White blusters its way across the city. The kids rush out between class periods to chase, slide, slip, and chuck. Ice finds its way down one’s sweater. She squeals as her flailing causes her to lose her footing, and insult gets added to injury. Her wet skirt and tights will remain with her for the rest of the day. But so will her smile.
It is snowing in Istanbul. Suddenly, fingers are crossed inside pant pockets, and eyes dart away from marker boards and out the window as the city is painted anew in broad brushstrokes of white. There is a palpable hope, but the same question lingers on the mind of adult and child alike: Will there be school tomorrow?
We read the promising signs like mystics with their tealeaves. It’s sticking. It’s not stopping. It’s only going to get colder tonight. It’s the icy kind that’s anathema to school buses. After school activities are cancelled.
And even more importantly, we learn that the service buses that take the teachers and students home will be leaving school late today because traffic is at a standstill due to snow and ice. While that is disheartening for students who want nothing more than to leave the premises, it’s yet another good sign of things to come.
“I think I’m going to have to sleep here tonight, Mr. Khan,” one student jokingly tells me as he sits patiently with smartphone in hand to pass the time. It’s a bit of an exaggeration, but he lives on the Anatolian side. It will be hours before he is home.
“We’re all going to die,” says another, more hyperbolic student.
When the service buses finally arrive, we’re all told to pack in together. Instead of separate trips for students and teachers, each service bus will make its loop only once. Therefore, every bus is standing room only.
This just wouldn’t be allowed in the US.
More importantly, it sounds like a particularly bad idea on these hills in these conditions. But, who’s going to look this gift horse in the mouth? It’s either this or an hour and a half walk in these conditions. At least on the bus, I’m not guaranteed to fall down.
It’s not until the bus finally pulls away that I realize that I actually don’t know how I would find out if school gets cancelled in the morning. What’s the WTNH News Channel 8 equivalent here? Is there a website? Do we get a call? Does anyone important know my cell number?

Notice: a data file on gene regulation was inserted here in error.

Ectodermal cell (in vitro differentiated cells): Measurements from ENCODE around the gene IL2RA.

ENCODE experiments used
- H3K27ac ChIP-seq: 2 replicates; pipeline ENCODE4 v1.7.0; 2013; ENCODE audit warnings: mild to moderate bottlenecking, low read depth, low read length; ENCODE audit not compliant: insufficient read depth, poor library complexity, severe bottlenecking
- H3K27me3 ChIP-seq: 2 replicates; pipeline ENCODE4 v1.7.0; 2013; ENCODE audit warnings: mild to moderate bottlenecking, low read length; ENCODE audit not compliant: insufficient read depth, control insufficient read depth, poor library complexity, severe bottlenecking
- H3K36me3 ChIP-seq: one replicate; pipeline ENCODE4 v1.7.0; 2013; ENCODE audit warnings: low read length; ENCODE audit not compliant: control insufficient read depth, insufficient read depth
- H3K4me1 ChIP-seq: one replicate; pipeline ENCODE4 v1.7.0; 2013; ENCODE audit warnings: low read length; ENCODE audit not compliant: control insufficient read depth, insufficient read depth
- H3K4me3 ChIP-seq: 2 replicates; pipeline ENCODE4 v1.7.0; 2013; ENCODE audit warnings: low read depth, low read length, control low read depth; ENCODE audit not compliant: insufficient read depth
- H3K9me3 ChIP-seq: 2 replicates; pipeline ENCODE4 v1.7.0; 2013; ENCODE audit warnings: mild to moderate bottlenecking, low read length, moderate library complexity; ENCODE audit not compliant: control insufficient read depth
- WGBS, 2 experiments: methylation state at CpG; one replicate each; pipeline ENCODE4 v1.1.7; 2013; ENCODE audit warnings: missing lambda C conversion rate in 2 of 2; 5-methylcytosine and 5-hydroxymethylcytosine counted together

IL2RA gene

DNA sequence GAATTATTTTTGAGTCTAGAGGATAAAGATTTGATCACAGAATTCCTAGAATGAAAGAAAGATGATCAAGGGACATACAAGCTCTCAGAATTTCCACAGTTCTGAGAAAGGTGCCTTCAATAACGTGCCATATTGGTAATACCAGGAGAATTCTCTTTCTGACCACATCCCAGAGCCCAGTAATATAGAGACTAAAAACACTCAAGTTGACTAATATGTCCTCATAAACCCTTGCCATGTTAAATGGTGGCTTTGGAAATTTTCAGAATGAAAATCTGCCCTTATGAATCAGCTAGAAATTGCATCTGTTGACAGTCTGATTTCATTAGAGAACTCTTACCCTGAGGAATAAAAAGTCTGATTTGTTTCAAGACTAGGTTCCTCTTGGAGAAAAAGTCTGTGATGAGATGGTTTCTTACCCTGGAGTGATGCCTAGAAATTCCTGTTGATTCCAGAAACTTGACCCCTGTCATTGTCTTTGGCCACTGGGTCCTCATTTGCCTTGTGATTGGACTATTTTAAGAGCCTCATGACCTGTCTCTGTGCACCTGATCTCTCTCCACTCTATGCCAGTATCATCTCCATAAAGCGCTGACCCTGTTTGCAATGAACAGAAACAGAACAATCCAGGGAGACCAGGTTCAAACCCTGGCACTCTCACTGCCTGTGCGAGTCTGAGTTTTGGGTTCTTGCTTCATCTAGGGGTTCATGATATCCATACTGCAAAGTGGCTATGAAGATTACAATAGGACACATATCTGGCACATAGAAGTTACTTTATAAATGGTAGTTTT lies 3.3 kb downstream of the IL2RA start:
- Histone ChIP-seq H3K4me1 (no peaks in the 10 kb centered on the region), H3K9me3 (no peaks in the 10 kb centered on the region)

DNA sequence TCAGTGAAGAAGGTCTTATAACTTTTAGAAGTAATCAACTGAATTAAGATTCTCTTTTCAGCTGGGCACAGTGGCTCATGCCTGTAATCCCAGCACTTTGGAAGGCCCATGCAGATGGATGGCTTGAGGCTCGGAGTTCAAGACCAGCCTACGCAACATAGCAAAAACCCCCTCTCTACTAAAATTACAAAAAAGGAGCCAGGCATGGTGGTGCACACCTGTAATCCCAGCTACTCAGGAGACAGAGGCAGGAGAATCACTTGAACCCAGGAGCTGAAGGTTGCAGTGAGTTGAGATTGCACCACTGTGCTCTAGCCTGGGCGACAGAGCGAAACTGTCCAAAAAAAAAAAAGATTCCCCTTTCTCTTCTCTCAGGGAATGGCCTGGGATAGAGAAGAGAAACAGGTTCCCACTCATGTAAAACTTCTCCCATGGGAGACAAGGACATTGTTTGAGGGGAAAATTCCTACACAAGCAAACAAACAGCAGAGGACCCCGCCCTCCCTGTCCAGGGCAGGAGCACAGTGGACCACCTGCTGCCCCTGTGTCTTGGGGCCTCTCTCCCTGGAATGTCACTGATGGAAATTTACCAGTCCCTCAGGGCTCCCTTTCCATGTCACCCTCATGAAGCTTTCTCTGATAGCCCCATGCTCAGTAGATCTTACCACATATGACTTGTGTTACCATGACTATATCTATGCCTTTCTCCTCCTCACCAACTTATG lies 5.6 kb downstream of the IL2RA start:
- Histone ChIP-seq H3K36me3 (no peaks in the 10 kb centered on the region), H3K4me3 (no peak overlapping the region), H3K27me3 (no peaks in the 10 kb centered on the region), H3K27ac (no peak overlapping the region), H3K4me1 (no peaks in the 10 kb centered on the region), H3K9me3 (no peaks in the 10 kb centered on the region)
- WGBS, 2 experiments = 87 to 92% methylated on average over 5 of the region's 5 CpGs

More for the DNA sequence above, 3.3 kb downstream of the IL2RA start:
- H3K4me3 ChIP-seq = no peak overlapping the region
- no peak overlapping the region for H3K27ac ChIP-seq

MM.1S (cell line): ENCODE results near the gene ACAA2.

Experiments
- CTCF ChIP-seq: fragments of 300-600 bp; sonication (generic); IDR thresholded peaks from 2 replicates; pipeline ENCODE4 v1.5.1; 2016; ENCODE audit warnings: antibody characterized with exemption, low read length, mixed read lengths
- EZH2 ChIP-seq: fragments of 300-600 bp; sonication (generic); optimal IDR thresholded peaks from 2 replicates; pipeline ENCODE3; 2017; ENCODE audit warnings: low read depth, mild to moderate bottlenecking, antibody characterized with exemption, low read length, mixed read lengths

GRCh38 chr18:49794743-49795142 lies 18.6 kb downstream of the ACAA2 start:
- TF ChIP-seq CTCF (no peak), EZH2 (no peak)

I start to imagine possible scenarios. What if I don’t see the service bus and assume we don’t have school when we do? Even worse, what if I don’t see the service bus, take a taxi, and realize I travelled all that way for nothing? Worse still, what if the weather turns nice and we just have a normal day of school? I push that one out of mind as soon as it enters.
In a panic, I send texts to a few people with hopes that they might text me in the morning should word get out. They all kindly agree, and so I settle in for the ride home (or more accurately – the stand home). The traffic is awful. I live only ten minutes away, or at least I usually do. Today, I live more than an hour away.
My neck begins to ache first as I crook over under the low ceiling. My back starts to turn on me next, and no amount of shifting seems to satisfy it.
Okay, the ground is covered in dirt-slush, but this is just agony. Should I sit down? No, that’s just ridiculous. I’ll look like an idiot, and I’ll be covered in wet filth. But this is just awful. Maybe I’ll just crouch. Eh, I’ll still look foolish, and there are students on the bus. Ohhh, my back. Fuck it. I’m sitting.
And then it happens. The ping-ping of my iPhone.
“Yes, just found out its definitely a snow holiday tomorrow! Enjoy J”
And my spirit soars.
What back pain?